Wednesday, March 31, 2010

PNG Children’s Foundation helps TCC

Penny Sagembo, The Center's founder and matriarch, tells the children that they will have a new set of three teachers soon. The previous teachers had walked out after they were not paid fortnightly allowance of K50 each. The Center did not have enough to cover this expense.

Ivan Lu, executive director of RH (PNG) Group, gestures after learning that the Learning Center (CL) seen in the background which serves as the pre-school children's classroom costs K15,000. RH Foundation, which is helping the Tembari children, is looking at providing another of this classroom to accommodate the third batch of 15 pre-schoolers. The two CLCs at The Center were donated by Digicel Foundation.

These kids gather inside their classroom to browse their book readers and to chat. On this day, they had no class as their teacher walked out after being unable to collect her fortnightly allowance of K50.

Kids and their guardians wait for Saturday's special lunch to be served. The ingredients used for the meal were sponsored by a supporter who shelled out at least K150 to provide The Center's 83 children a special lunch of meat, rice, soup and cordial drink. Every Saturday lunch is being sponsored by different individuals.- All pictures by ALFREDO P HERNANDEZ

A Friend Of Tembari Children

SOMETIME ago, the 40 or so pre-school age kids at The Center were abandoned by their teachers.

Reason: The Center was unable to pay their fortnightly allowances of K50 in exchange of tutoring the three classes on alphabets and numbers.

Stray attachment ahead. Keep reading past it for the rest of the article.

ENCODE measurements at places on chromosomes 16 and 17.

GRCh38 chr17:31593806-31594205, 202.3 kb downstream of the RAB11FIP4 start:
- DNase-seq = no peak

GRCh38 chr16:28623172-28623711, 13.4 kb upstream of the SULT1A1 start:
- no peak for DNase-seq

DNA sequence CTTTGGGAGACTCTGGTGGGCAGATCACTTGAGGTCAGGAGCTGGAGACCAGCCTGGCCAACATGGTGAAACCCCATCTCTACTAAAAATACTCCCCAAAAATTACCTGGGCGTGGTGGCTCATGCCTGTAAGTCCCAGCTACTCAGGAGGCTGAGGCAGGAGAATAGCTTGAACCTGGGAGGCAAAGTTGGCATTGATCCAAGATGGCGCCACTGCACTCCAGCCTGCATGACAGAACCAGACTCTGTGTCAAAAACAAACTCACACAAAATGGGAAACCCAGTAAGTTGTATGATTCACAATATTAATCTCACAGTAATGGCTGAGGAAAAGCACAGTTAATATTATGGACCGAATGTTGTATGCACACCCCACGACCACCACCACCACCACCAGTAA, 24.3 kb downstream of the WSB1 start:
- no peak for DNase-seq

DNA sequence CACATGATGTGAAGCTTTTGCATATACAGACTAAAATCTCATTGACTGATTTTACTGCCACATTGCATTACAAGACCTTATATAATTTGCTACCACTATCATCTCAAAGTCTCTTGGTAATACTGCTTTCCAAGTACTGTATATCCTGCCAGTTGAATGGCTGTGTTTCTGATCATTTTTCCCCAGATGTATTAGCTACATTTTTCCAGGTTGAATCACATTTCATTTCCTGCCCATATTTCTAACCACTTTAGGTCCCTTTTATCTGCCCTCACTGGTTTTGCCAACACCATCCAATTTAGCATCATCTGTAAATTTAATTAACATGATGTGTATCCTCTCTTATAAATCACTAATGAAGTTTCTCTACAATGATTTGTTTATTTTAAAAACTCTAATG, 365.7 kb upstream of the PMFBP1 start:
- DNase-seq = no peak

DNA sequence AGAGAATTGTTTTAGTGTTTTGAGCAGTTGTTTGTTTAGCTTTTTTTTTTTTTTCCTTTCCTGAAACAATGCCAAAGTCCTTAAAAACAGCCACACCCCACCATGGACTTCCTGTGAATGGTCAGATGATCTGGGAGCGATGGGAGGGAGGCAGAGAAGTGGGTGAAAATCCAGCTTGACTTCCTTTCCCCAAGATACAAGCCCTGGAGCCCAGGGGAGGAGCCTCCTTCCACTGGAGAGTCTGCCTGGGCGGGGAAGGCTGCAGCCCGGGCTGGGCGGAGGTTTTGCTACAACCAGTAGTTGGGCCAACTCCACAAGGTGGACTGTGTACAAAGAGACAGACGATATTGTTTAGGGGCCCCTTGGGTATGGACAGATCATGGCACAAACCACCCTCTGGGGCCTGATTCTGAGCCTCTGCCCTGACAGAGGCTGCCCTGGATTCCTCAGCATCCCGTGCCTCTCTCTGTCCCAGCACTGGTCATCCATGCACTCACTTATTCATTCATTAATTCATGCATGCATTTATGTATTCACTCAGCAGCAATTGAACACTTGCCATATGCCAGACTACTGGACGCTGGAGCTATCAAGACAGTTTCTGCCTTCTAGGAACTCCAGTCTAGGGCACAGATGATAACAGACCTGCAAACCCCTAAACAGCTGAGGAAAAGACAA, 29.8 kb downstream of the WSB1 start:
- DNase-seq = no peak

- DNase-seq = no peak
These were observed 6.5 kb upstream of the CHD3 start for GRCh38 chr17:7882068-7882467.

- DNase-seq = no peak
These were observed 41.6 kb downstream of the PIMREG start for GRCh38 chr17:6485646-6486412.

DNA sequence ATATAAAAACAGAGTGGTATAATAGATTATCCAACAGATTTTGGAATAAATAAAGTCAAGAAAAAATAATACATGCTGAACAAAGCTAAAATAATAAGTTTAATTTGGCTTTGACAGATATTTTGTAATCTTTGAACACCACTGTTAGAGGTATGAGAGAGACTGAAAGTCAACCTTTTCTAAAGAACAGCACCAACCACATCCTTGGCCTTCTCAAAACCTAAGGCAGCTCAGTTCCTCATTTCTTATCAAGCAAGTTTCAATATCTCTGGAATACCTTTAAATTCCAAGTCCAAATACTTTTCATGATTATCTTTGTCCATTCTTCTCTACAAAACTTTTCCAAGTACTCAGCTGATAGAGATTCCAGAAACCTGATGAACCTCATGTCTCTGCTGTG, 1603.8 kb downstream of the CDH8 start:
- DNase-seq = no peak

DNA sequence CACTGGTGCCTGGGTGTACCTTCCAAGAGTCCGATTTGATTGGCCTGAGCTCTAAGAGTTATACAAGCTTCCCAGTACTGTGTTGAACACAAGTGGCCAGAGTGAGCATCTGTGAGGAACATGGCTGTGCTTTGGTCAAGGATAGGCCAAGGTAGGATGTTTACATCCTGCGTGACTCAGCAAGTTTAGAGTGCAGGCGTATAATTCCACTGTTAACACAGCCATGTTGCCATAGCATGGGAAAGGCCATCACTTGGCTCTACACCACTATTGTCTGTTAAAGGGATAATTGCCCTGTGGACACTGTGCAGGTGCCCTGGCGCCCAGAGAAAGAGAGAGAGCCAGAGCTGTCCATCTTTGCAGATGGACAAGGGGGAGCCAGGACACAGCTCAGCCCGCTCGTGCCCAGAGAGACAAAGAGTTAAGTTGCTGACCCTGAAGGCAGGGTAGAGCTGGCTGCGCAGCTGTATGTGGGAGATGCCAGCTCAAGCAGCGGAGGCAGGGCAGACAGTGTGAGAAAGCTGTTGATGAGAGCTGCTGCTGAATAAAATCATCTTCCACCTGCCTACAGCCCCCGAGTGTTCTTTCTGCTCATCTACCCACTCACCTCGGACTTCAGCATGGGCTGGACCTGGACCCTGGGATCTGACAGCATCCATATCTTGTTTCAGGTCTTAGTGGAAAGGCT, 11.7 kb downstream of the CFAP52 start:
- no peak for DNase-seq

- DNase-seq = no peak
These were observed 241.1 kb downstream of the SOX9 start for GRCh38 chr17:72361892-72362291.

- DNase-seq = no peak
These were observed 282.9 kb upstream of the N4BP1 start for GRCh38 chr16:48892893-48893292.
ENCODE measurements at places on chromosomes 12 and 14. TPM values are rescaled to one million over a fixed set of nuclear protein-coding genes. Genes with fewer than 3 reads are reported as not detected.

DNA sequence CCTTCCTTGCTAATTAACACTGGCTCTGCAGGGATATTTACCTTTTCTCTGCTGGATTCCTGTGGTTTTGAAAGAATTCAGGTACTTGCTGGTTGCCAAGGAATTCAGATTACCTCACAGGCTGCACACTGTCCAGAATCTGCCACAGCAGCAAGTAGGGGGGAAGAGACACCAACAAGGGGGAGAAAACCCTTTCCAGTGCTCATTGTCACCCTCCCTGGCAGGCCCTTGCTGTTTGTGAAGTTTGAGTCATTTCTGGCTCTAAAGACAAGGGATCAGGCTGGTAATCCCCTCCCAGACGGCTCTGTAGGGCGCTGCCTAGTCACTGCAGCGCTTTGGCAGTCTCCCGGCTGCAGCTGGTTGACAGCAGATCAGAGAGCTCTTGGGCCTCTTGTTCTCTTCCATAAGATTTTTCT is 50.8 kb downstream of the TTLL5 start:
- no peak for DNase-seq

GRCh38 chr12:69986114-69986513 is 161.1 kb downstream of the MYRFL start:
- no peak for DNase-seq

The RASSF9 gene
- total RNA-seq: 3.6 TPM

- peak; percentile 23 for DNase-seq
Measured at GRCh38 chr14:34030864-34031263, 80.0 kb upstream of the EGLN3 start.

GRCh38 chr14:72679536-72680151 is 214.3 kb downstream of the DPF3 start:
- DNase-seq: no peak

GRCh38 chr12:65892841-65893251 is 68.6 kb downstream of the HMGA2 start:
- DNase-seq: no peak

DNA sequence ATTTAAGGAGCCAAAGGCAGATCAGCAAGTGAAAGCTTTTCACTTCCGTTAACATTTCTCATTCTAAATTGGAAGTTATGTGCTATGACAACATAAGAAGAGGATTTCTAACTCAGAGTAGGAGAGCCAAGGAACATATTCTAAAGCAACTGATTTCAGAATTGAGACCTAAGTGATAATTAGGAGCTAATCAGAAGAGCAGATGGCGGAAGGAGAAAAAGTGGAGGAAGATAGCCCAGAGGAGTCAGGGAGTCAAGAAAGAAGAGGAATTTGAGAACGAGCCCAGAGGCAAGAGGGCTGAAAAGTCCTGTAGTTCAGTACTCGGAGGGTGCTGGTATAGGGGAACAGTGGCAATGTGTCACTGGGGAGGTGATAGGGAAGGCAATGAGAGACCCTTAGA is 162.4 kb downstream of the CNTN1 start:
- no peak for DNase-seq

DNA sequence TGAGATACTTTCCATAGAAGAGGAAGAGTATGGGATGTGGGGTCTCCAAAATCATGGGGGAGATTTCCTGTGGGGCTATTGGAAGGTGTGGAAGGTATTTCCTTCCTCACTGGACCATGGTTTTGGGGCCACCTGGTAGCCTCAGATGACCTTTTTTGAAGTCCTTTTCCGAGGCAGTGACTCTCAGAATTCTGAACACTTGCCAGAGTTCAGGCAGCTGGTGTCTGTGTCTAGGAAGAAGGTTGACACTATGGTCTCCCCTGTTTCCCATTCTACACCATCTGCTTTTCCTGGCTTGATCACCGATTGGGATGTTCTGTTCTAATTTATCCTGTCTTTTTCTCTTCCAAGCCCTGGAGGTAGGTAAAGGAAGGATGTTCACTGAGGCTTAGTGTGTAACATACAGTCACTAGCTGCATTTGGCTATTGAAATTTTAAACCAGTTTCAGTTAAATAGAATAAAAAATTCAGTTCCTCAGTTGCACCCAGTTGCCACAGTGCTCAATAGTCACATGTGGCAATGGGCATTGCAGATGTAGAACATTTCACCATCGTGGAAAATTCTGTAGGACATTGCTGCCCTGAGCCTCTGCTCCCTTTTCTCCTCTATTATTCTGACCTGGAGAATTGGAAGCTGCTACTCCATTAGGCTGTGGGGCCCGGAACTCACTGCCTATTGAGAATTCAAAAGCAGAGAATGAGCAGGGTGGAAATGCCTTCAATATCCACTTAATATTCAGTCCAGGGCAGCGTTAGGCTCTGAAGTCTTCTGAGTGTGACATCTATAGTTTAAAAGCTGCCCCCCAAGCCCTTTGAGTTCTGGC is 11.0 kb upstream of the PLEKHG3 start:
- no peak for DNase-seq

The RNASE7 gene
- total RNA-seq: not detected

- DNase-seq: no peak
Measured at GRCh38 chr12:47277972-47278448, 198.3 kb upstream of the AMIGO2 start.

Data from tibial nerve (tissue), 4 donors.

The Center just did not have cash to pay the three teachers their allowances which cost K300 a month.

Hayward Sagembo, the president of the Tembari Children Care (TCC) center, had pleaded long enough for the three women-teachers to come back to The Center.

The 40-45 children who made up three classes had already missed a lot since they walked out and disappeared.

“I promised them that once money is raised, we could pay whatever we owed them,” says desperate Hayward.

He told me that the walk-away teachers are also from the community – the ATS Oro Settlement at Seven Mile outside of Port Moresby – so they should help in looking after the kids who are also from the this place.

The teachers, on the other hand, reasoned out they also had to spend in coming to The Center, that’s why they requested for the fortnightly stipend.

They made the request middle of last year but had been unable to collect most of the time. Early this year, they decided to walk out.

For what it’s worth, the teachers had a point – the rising cost of living is being compounded by their need to spend some on PMV fares and all.

Hayward said that the little money TCC has was being prioritized for the daily feeding of the children, who, that time, numbered 78.

“Three-hundred kina for the teachers’ allowances is quite a burden on us, since we have to make do with the K400 grant we receive every month from We!Care PNG to feed the kids,” he said.